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One in 15 Million Barn Find

Mike Yager

I’m a sucker for a barn find! So when my good friend and fellow Air Cooled VW enthusiast, Darby Milnor, called with a story about a 1972 Beetle that sounded too good to be true, we were both intrigued.

In 2011, Darby welcomed a fellow into his shop, Midwest AutoSavers, to check out the 1953 Split Window Beetle outside. While there, the visitor noted that a friend of his had a low mileage Beetle for sale that Darby may be interested in. Never one to turn down an offer to check out a Beetle, Darby called the gentleman and heard a story that any die-hard car enthusiast only dreams of.

It seems that back in 1972, three members of Management in Volkswagen of America’s MIDVO distribution center in Dublin, OH decided that they’d each buy one of VW’s first official Special Edition Beetles and put it away for their first grandchildren. The car that Darby called about was one of these three vehicles, a 1972 Super Beetle with the Baja Special Limited Edition Package.

Most of these cars were marketed worldwide to celebrate the Beetle’s total production number, which had reached 15,007,034 cars by 1972, overtaking the Model T Ford as the world’s most produced vehicle. While to the rest of the world, these Marathon Blue Metallic Beetles with special Lemmertz sport wheels were called the Marathon or World Champion Special Edition, here in the USA - for whatever reason - they were called the “Baja Special Edition” and marketed to celebrate VW’s victories in the Baja 1000 races from 1967 to 1971. There was no mention of Ford or the Model T in any advertisements for the car in the United States.

Darby was told the car had lived all of its life in a climate controlled warehouse in Michigan, but unlike most cars stored and forgotten about for decades, this one had a maintenance schedule and was a running, driving car. That’s about the time my phone started ringing. Darby filled me in on the details and we were both a little skeptical of the car and story. We knew what needed to be done. Darby drove the 60 minutes from his shop to the Goose Island area of Chicago. I’m sure he was thinking the same things as I was: “The car could be poorly maintained and junk mechanically; maybe it was rusted. Having VW’s earliest base coat/ clear coat type paint, the clear was not durable. Maybe the paint was shot.”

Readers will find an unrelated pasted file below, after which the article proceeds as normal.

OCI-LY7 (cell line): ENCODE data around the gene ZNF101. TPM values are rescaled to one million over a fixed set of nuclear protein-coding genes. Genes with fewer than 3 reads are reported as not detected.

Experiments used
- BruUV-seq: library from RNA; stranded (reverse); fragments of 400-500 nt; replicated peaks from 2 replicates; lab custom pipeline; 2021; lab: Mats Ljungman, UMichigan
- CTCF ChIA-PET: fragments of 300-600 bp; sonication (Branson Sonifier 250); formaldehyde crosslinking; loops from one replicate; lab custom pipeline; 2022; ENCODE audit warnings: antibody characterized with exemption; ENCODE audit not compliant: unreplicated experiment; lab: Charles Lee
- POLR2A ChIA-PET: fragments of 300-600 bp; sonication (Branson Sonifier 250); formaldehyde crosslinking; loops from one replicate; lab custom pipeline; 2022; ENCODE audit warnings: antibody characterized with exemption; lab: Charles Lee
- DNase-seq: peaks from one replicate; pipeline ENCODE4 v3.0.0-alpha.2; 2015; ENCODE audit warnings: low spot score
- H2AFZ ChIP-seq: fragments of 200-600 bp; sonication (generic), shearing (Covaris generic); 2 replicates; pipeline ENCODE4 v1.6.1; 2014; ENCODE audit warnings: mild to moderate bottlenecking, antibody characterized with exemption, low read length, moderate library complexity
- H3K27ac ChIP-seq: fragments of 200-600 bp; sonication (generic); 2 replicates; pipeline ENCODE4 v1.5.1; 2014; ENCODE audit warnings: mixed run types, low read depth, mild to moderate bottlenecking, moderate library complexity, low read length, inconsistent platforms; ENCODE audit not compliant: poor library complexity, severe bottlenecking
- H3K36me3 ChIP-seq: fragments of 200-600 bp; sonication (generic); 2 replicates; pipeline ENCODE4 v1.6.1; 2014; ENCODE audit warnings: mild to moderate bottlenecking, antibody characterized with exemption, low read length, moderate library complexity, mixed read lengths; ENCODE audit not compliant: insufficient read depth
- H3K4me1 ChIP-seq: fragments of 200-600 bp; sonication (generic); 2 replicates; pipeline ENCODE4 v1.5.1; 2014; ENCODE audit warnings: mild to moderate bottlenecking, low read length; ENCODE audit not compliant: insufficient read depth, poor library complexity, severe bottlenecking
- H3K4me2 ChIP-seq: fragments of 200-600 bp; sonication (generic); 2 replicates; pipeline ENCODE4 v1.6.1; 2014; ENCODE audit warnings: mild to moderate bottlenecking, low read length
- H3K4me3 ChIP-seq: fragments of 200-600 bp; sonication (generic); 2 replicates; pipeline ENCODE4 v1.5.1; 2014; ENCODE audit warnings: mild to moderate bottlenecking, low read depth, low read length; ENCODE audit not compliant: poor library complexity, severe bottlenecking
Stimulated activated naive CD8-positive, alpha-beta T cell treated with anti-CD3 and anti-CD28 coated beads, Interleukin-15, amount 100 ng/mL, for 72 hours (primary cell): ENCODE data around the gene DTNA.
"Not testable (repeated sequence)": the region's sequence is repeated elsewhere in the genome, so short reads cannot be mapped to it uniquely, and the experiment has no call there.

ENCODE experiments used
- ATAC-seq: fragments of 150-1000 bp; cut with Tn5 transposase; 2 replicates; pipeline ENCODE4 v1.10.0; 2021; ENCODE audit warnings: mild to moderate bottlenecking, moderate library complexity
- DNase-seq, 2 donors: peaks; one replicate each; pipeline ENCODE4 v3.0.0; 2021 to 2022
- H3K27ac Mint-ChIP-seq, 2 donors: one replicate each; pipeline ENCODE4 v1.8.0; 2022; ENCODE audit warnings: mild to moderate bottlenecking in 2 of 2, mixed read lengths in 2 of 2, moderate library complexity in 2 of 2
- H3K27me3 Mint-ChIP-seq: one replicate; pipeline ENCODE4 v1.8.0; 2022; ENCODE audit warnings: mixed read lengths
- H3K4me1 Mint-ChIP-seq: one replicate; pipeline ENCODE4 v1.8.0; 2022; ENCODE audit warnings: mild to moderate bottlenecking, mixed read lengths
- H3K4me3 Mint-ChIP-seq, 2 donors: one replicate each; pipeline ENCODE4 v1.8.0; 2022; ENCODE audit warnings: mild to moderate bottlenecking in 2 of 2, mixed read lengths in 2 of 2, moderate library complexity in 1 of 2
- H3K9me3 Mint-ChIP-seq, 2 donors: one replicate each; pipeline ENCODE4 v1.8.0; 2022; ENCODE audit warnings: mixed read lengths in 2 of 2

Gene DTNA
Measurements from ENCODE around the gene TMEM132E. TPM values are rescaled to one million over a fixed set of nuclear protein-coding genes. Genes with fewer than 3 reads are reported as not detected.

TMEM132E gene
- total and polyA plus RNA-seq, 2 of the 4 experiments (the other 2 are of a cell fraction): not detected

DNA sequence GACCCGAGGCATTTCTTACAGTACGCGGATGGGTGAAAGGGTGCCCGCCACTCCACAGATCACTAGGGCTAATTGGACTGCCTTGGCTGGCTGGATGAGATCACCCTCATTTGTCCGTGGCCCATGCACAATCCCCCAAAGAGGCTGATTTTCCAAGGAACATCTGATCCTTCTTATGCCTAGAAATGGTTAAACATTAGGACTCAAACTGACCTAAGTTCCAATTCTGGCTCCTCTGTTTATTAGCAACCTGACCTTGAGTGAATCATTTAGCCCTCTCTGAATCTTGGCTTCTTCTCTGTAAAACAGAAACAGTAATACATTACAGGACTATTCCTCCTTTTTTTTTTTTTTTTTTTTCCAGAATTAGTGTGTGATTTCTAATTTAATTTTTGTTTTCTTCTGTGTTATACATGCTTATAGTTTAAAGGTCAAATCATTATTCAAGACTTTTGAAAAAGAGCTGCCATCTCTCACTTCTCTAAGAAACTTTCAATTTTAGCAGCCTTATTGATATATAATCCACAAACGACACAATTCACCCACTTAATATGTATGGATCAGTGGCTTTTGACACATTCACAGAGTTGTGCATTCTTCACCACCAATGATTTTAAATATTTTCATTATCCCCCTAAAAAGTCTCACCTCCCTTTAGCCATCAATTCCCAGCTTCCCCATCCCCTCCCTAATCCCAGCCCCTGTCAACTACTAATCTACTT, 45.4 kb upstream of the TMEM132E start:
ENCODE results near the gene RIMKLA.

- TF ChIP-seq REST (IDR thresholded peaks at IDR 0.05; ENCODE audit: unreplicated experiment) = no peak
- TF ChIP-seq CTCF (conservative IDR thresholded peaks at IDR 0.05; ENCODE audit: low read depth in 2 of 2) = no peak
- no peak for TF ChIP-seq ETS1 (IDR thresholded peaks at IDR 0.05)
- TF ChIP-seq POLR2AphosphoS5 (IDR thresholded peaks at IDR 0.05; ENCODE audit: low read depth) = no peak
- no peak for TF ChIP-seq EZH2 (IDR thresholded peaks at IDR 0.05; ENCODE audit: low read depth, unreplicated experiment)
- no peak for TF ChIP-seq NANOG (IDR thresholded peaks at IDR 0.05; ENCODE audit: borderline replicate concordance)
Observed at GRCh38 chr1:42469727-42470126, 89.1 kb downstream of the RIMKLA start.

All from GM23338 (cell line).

I was anxiously awaiting Darby’s second phone call and we both breathed a sigh of relief when he told me his fears were put to rest as soon as the heavy doors of the warehouse were pulled open. The car was nearly perfect with an excellent finish, no dirt of any kind underneath, inside or out and was as described: “A brand new 1972 VW.” It‘s only non-factory installed option is the ubiquitous port installed Sapphire AM/FM radio that still functions perfectly, but interestingly gets the best reception on the 1970s station.

I knew I needed to buy that car. I worked with the seller, who was representing the original purchaser’s granddaughter, and Darby picked up the car a few days later. Other than a few minor fixes, the car is 100% original. The undercarriage is just as perfect as the top side, with all factory installed parts intact. All aluminum and cadium plated parts still shine and all the inspector markings look like they were applied yesterday. As a final touch, VW’s MIDVO stock number and VWAG’s factory transport tags are still on the front windshield. The original window sticker that was still with the car shows a list price of $2,159.00 and the ‘Special Limited Edition Package” includes: Leatherette, Sport Wheels and Marathon Blue Metallic paint adds a whopping $65.00 to the car for a total price of $2,224.00. We unveiled the 15 Millionth Marathon Beetle to the public during our Funfest for Air-Cooled VW event in 2012. It was a great moment, sharing this piece of history with my family, as well as my extended VW family! When you’ve been an enthusiast your whole life, you start to think the special finds have all been found. But keep looking – the treasures are still out there!

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